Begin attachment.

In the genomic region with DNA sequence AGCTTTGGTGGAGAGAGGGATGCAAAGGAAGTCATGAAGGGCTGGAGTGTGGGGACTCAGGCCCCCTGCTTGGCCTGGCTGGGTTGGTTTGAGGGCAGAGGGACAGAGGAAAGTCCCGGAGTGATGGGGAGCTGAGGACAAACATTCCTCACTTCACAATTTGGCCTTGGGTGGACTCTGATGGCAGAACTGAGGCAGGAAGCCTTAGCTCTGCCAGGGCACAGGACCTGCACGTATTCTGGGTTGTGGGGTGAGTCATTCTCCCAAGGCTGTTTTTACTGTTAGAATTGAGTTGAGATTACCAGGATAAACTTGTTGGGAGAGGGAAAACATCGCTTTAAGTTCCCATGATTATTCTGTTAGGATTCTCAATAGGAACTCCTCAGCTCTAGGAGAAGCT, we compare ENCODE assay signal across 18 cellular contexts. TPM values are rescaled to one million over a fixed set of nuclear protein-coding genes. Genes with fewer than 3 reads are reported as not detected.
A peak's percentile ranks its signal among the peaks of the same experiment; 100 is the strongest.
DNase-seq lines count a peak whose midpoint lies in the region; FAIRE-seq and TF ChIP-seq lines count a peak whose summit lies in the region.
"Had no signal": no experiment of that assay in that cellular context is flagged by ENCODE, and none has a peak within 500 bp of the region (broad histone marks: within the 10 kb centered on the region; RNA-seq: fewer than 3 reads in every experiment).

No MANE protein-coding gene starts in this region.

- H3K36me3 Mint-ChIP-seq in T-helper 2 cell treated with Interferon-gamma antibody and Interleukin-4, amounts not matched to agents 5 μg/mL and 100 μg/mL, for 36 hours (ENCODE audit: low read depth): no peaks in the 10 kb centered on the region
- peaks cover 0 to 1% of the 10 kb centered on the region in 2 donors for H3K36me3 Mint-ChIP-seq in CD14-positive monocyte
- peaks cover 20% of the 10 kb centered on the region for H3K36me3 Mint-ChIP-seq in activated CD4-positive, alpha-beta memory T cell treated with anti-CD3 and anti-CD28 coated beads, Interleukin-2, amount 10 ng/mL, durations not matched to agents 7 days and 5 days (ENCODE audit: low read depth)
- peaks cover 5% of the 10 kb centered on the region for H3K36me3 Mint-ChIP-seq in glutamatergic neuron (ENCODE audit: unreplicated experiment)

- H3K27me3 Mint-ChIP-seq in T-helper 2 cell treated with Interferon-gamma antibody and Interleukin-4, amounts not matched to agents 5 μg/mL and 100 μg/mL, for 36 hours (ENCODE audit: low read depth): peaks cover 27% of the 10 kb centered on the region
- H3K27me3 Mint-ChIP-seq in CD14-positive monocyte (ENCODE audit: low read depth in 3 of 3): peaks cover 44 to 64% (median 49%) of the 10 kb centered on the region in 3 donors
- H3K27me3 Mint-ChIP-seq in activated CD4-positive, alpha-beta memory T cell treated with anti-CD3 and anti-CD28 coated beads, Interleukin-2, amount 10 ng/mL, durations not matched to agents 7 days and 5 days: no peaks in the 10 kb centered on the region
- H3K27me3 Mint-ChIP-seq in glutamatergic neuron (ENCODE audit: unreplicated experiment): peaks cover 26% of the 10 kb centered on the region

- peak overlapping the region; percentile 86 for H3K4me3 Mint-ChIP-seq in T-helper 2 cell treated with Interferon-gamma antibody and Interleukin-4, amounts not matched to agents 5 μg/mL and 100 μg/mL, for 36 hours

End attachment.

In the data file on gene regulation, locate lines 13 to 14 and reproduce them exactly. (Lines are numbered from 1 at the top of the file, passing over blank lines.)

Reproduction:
- H3K27me3 Mint-ChIP-seq in glutamatergic neuron (ENCODE audit: unreplicated experiment): peaks cover 26% of the 10 kb centered on the region

- peak overlapping the region; percentile 86 for H3K4me3 Mint-ChIP-seq in T-helper 2 cell treated with Interferon-gamma antibody and Interleukin-4, amounts not matched to agents 5 μg/mL and 100 μg/mL, for 36 hours